NASA's Fermi Gamma-ray Space Telescope's has captured a hi-res image of a gamma-ray burst boasting "the greatest total energy, the fastest motions and the highest-energy initial emissions ever seen".
The explosion, known to its chums as GRB 080916C, was detected on 15 September last year in the constellation Carina at a distance of 12.2 billion light-years from Earth. It was captured by Fermi's Large Area Telescope (LAT) and the GLAST Burst Monitor (GBM) which between them recorded "the blast's initial, or prompt, gamma-ray emission from energies between 3,000 to more than 5 billion times that of visible light".
NASA's Swift satellite subsequently deployed its UltraViolet/Optical and X-ray telescopes to provide this image of the explosion's X-ray afterglow:
Peter Michelson, the principal investigator on Fermi's Large Area Telescope, enthused: "We were waiting for this one. Burst emissions at these energies are still poorly understood, and Fermi is giving us the tools to understand them."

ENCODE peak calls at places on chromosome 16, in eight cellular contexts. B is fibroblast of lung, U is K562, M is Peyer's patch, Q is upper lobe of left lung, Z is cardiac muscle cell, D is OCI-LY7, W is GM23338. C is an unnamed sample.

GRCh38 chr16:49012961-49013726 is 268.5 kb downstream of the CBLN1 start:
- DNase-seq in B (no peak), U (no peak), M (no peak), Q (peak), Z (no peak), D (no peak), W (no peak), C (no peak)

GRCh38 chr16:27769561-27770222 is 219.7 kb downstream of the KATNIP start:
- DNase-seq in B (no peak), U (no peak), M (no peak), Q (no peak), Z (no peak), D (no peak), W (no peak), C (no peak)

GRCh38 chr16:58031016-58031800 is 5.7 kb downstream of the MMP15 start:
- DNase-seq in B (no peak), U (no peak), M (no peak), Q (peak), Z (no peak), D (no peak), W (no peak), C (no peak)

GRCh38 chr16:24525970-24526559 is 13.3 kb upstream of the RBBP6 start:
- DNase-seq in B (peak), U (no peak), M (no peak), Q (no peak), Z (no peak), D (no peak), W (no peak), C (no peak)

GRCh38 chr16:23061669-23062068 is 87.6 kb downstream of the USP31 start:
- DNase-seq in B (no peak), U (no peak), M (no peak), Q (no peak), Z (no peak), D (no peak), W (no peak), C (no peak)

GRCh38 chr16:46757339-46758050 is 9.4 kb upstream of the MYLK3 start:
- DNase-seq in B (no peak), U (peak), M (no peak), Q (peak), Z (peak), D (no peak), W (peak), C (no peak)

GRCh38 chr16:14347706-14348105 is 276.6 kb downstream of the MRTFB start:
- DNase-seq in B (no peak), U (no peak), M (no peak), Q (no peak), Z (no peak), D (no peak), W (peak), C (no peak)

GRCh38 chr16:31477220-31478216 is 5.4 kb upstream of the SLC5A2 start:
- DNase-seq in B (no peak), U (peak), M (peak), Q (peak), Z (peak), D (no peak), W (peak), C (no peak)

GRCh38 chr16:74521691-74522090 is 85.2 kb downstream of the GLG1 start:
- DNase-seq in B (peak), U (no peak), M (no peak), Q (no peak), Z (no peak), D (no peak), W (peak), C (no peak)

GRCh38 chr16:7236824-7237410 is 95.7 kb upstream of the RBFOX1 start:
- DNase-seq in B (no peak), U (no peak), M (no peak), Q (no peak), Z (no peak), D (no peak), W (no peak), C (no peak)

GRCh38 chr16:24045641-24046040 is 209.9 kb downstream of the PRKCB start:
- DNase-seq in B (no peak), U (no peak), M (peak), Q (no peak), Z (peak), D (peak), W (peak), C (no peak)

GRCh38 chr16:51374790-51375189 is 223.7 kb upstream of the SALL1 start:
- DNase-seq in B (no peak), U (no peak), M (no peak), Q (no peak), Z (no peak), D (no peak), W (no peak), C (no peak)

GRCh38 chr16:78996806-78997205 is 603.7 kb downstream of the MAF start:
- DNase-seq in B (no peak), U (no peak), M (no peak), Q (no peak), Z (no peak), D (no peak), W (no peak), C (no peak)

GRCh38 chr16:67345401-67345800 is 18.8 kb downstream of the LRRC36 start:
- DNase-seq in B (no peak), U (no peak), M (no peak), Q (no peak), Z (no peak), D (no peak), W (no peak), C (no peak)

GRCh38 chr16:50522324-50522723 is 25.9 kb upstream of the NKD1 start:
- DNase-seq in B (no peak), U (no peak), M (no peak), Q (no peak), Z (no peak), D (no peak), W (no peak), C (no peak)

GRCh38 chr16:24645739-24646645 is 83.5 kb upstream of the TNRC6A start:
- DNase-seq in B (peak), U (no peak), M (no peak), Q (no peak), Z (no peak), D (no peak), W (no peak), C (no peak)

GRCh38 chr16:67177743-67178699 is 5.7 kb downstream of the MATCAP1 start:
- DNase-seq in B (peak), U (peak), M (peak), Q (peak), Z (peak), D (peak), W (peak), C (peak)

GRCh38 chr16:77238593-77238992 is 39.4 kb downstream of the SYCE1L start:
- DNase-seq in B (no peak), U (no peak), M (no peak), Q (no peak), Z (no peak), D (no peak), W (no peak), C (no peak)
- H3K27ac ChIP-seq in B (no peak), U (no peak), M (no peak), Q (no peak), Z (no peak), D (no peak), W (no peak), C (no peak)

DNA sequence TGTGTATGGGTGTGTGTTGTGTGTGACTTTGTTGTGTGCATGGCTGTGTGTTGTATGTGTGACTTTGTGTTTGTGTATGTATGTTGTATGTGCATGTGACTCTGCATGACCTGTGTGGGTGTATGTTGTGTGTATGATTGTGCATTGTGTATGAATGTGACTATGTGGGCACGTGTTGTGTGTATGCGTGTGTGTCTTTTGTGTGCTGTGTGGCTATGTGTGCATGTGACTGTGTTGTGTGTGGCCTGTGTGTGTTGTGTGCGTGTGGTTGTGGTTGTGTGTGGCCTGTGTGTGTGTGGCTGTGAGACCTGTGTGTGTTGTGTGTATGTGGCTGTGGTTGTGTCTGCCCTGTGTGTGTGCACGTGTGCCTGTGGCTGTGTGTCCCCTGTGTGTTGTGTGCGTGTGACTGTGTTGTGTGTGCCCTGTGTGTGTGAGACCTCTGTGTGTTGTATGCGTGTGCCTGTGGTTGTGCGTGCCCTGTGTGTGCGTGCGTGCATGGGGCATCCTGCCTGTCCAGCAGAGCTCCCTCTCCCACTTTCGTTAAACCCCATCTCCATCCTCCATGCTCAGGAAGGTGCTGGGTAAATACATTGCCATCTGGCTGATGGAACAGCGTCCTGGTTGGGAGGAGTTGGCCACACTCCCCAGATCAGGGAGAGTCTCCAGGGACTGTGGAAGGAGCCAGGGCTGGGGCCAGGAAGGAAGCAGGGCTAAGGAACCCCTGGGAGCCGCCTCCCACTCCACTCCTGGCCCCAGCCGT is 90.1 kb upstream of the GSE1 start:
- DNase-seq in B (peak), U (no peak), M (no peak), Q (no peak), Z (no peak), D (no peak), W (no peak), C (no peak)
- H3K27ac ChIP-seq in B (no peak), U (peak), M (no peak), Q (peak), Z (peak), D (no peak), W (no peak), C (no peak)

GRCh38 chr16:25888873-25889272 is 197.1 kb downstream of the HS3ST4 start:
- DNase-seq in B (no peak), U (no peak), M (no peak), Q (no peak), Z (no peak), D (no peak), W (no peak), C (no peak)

To put the scale of the burst in prespective, NASA says it "exceeded the power of approximately 9,000 ordinary supernovae, if the energy was emitted equally in all directions". The agency explains that this is "a standard way for astronomers to compare events even though gamma-ray bursts emit most of their energy in tight jets".
Scientists used the event's distance and Fermi readings to calculate "the slowest speeds possible for material emitting the prompt gamma rays" - a figure of 99.9999 per cent of the speed of light. The burst's "tremendous power and speed make it the most extreme recorded to date", NASA notes.
Fermi's oberservation are helping scientists understand exactly what provokes these massive outpouring of energy. NASA explains that "most occur when exotic massive stars run out of nuclear fuel", provoking the core to collapse into a black hole.
As the star crumples inwards, jets of material are ejected into space at high speed - "powered by processes not yet fully understood". The afterglow effect is caused by the jets interacting with gas previously shed by the star, NASA notes.
There's more on the event, including info on further observations by the Gamma-Ray Burst Optical/Near-Infrared Detector on the 2.2-meter telescope at the European Southern Observatory in La Silla, Chile, right here. ®